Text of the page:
Erik Sass is covering the events of the war exactly 100 years after they happened. This is the 318th installment in the series. Read an overview of the war to date here and buy Erik’s new WWI trivia book here!
AUGUST 30-SEPTEMBER 5, 1918: LENIN IS SHOT; BOLSHEVIKS UNLEASH RED TERROR
Following the Bolshevik coup in November 1917 and Lenin’s agreement to the punitive Treaty of Brest-Litovsk in March 1918, in spring 1918 Russia plunged into the anarchy of civil war, pitting Lenin’s “Reds” against a loose coalition of “White” anticommunist forces. By the late summer, the Bolsheviks were increasingly isolated. They required support from the hated German victors to stay in power and were unable to rely on even their closest allies, the Left Socialist Revolutionaries (Left SR), who assassinated the German ambassador Count Mirbach and launched an ill-fated uprising in July in a failed bid to force the Bolsheviks to renounce the peace with Germany.
Although the Left SR coup was suppressed, the Bolsheviks’ position continued to be incredibly precarious (as reflected in their lenience towards the Left SR leaders, who still commanded a sizeable political following). Without an army to speak of, threatened by the Czech Legion and the growing hostility of the Allies, by August 1918 many observers concluded that the Bolsheviks were finished. White forces had snuffed out the last remaining outposts of Bolshevik control across Siberia and Central Asia and closed in on their core Russian territories from all sides. However, even top Bolshevik apparatchiks underestimated Lenin’s determination to cling to power, matched only by the ruthlessness of his henchman Felix Dzerzhinsky (below), the psychopathic Polish aristocrat who was appointed head of the Cheka, the Bolshevik secret police, in December 1917.
Following a horrifying preview with the summary execution of the former royal family in July, the true extent of their proclivity for extreme violence was finally revealed in the aftermath of a failed assassination attempt against Lenin on August 30, 1918—the same day as a successful assassination attempt against the head of the Petrograd Cheka, Moisei Uritsky.
Hyperactive as always, on the evening of August 30 Lenin left the heavily guarded Kremlin without a bodyguard, accompanied only by his driver Stepan Gil, to deliver two rousing speeches at the Moscow Corn Exchange and the Mikhelson Armaments Factory. After the second speech, in which he urged an audience of factory workers to reject false democratic ideals, Lenin was returning to his car when he was waylaid by a delegation of peasant women, protesting Bolshevik guard detachments who prevented peasants from entering cities to sell food. Lenin promised to look into their complaint and turned to get in the car, at which point at least one assassin armed with a Browning pistol stepped forward and fired three shots from just a few paces away, hitting Lenin twice in the left shoulder and neck.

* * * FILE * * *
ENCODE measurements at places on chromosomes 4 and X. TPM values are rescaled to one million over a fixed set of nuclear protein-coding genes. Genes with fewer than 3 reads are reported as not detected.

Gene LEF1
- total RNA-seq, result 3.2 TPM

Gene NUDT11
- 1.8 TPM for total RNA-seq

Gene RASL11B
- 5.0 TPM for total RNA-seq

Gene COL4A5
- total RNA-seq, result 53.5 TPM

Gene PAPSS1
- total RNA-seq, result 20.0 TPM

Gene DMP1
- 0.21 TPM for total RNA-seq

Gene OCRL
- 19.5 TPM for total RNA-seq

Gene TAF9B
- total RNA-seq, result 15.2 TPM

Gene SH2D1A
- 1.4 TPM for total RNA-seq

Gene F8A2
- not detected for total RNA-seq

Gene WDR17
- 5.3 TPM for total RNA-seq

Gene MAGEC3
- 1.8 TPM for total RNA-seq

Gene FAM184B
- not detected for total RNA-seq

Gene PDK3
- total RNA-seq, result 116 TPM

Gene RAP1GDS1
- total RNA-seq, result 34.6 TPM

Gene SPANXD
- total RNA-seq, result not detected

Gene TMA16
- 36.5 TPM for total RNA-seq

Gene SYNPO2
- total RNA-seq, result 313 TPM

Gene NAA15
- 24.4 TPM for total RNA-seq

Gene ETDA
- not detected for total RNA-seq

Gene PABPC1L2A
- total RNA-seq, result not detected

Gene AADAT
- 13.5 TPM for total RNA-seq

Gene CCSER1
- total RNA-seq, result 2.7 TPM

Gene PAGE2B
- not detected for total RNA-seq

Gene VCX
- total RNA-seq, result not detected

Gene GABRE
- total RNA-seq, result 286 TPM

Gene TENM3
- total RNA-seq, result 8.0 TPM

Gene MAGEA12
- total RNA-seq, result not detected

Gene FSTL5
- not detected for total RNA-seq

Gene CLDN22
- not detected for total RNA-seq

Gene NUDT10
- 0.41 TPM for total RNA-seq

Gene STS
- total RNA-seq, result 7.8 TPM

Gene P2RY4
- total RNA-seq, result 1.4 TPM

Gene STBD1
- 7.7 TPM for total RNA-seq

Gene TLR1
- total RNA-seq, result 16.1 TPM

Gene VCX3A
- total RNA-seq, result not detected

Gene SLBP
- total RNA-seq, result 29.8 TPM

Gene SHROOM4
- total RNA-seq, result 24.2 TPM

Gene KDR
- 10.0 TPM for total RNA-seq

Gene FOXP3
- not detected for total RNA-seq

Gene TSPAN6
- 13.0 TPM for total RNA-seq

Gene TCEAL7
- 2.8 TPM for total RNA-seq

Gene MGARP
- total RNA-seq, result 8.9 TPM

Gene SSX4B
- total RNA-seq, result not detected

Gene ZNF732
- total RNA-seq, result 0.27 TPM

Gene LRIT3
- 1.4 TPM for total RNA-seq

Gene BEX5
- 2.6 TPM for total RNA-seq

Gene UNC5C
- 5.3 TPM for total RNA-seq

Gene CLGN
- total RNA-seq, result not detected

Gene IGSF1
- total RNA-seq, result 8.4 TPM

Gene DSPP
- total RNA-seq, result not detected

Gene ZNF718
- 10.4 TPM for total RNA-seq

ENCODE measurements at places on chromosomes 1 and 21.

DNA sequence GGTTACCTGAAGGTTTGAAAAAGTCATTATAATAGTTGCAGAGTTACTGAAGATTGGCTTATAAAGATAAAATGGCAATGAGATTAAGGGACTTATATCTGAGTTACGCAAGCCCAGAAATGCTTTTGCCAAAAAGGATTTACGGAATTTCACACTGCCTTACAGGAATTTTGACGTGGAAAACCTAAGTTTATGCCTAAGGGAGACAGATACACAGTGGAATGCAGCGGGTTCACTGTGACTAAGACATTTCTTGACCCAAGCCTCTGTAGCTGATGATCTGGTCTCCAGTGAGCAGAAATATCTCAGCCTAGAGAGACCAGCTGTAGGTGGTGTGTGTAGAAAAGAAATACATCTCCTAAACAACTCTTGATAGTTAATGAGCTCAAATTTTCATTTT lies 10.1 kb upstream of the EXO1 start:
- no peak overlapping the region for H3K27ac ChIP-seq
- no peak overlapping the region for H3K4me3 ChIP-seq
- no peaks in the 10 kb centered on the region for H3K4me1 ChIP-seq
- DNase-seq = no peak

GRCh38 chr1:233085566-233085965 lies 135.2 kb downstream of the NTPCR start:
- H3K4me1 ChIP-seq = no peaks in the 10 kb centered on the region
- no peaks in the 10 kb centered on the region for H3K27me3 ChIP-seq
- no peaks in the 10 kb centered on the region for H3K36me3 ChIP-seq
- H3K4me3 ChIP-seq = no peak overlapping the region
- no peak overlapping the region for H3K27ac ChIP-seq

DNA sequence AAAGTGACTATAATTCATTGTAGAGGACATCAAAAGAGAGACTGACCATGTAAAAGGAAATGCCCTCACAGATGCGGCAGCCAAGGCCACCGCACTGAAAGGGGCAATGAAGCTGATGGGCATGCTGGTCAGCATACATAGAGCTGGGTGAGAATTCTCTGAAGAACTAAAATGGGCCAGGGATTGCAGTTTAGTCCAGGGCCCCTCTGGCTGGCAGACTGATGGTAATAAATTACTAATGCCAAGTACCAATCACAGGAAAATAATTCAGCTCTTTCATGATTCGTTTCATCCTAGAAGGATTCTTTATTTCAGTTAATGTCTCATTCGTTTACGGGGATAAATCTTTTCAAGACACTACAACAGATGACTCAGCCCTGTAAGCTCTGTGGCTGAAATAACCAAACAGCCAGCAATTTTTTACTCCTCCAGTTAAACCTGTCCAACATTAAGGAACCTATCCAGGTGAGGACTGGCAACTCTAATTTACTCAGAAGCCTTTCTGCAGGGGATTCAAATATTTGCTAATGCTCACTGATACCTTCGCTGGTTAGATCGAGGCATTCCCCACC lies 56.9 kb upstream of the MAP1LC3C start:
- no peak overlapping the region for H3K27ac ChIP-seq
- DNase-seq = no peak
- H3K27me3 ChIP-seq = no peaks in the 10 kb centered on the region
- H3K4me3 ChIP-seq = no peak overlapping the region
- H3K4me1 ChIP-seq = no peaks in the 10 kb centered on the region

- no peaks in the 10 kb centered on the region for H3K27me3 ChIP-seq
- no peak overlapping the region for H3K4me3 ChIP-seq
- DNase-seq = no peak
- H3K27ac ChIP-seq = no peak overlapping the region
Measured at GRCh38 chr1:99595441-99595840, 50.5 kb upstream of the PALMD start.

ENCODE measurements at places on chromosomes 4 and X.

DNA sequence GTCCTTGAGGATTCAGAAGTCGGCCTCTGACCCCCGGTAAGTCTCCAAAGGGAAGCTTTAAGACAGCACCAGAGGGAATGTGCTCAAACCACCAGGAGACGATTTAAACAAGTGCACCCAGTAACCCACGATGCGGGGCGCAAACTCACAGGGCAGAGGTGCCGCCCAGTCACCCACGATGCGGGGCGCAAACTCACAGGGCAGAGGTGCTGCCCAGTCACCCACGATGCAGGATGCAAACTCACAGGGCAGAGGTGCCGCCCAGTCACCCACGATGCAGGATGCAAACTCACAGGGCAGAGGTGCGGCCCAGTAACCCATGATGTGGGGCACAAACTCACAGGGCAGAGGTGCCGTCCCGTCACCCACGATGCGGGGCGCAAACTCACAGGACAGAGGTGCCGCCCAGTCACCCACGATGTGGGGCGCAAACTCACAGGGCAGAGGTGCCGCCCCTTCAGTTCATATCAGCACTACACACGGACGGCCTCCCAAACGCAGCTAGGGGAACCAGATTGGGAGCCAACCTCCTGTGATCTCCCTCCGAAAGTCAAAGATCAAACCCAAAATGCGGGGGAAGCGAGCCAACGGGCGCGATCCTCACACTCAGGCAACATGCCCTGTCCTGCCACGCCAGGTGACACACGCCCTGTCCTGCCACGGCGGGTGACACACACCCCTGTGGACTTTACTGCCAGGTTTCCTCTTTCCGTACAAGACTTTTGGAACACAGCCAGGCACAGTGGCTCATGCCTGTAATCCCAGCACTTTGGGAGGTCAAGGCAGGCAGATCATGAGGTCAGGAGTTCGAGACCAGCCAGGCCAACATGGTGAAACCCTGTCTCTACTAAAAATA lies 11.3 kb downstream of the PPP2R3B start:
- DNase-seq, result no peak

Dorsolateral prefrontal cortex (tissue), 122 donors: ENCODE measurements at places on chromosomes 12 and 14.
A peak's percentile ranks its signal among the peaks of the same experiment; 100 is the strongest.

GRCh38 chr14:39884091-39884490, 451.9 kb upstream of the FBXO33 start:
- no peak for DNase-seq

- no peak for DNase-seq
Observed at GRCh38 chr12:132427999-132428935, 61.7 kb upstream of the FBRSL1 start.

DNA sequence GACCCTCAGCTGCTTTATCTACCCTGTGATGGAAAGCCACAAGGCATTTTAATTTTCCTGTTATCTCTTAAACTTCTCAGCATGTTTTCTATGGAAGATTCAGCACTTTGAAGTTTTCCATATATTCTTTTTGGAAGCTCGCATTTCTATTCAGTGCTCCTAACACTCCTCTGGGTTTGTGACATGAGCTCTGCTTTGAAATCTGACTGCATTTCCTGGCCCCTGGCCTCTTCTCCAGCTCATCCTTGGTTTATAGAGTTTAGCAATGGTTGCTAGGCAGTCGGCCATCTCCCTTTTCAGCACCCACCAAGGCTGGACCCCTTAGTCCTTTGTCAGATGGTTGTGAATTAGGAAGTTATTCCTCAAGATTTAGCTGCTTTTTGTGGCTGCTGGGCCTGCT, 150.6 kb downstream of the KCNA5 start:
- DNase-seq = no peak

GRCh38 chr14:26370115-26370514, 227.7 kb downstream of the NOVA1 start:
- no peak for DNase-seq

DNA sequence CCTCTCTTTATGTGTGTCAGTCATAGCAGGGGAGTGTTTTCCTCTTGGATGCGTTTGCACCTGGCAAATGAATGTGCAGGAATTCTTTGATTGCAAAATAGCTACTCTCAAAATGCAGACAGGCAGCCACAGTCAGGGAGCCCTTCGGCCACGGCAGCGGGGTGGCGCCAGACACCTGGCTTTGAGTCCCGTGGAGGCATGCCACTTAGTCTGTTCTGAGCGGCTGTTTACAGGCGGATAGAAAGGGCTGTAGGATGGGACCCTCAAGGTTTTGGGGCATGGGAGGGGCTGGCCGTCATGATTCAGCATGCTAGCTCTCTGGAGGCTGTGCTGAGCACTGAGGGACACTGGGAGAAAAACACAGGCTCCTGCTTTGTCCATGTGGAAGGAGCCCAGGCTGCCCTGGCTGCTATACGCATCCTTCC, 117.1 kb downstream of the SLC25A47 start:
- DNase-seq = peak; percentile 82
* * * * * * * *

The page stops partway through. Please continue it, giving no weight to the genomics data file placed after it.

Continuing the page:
Panicked Red Guards, soldiers, and workers immediately formed a cordon around the injured Bolshevik leader, who was bleeding profusely. Gil shoved him in the car and raced back to the Kremlin, where doctors and surgeons were summoned (security precautions meant there were no physicians on duty inside the heavily fortified leadership compound). Lenin was convinced that he was dying, but his condition soon stabilized and the doctors assured his wife, Nadezha Krupskaya, that he would live. Lenin himself took several more days of convincing.
Meanwhile the Cheka apprehended Fanya Kaplan, real name Feiga Haimnova Roytblat, a 28-year-old Jewish woman who was apparently deranged (“hysterical”) as well as a member of the now-banned Left SR. Under interrogation, Kaplan explained that she considered Lenin a traitor to the revolution for dissolving the Constituent Assembly in January 1918, which had been dominated by the Socialist Revolutionaries, and then outlawing her party. Kaplan refused to name any accomplices and on September 3, 1918 she was executed by the Cheka. Her body was doused with gasoline and burned in a barrel.
Subsequent historians have speculated that Kaplan had at least one accomplice: possibly another woman, Zinaida Ivanova Legonkaya, who had previously worked for the Bolsheviks as an intelligence agent. This in turn gave rise to not-implausible conspiracy theories in which dissident members of the Cheka itself were somehow involved in the assassination attempt. On that note, Alexander Protopopov, a former leader of the Left SR who had held a high-ranking position in the Cheka, was swiftly executed on the evening August 30, 1918, fueling suspicions the attempt was indeed an inside job. Some even speculate that top-ranking Bolsheviks, including Soviet central committee chairman Yakov Sverdlov and Dzerzhinsky himself, were also involved; their possible implication in the failed attempt on Lenin’s life may explain the zeal with which they carried out what came next.